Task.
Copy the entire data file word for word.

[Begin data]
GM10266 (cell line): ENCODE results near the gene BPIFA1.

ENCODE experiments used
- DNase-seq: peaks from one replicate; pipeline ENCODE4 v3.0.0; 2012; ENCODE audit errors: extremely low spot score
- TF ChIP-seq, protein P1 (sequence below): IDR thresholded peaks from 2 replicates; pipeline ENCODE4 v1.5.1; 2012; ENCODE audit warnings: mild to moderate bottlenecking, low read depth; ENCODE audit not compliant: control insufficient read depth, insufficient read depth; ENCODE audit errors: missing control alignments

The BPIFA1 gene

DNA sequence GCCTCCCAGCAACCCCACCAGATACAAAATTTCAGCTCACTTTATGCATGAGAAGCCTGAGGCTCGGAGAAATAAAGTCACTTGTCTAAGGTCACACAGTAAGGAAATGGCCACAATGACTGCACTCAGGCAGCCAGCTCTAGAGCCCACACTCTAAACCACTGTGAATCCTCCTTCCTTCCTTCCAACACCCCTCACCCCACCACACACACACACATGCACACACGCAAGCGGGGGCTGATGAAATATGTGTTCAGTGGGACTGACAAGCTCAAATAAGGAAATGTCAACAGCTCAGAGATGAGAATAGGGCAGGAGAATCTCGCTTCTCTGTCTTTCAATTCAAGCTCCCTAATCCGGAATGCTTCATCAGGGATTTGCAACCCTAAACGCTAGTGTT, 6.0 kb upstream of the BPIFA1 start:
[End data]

GM10266 (cell line): ENCODE results near the gene BPIFA1.

ENCODE experiments used
- DNase-seq: peaks from one replicate; pipeline ENCODE4 v3.0.0; 2012; ENCODE audit errors: extremely low spot score
- TF ChIP-seq, protein P1 (sequence below): IDR thresholded peaks from 2 replicates; pipeline ENCODE4 v1.5.1; 2012; ENCODE audit warnings: mild to moderate bottlenecking, low read depth; ENCODE audit not compliant: control insufficient read depth, insufficient read depth; ENCODE audit errors: missing control alignments

The BPIFA1 gene

DNA sequence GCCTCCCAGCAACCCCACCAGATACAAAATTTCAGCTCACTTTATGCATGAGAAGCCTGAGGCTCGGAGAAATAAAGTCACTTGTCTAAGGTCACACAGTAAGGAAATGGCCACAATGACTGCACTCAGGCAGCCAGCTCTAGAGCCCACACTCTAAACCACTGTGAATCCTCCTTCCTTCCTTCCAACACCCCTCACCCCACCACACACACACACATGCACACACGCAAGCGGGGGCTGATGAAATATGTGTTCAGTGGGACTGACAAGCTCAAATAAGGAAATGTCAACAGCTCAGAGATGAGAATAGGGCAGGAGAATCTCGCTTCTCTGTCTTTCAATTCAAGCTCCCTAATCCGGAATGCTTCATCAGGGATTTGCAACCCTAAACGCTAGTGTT, 6.0 kb upstream of the BPIFA1 start: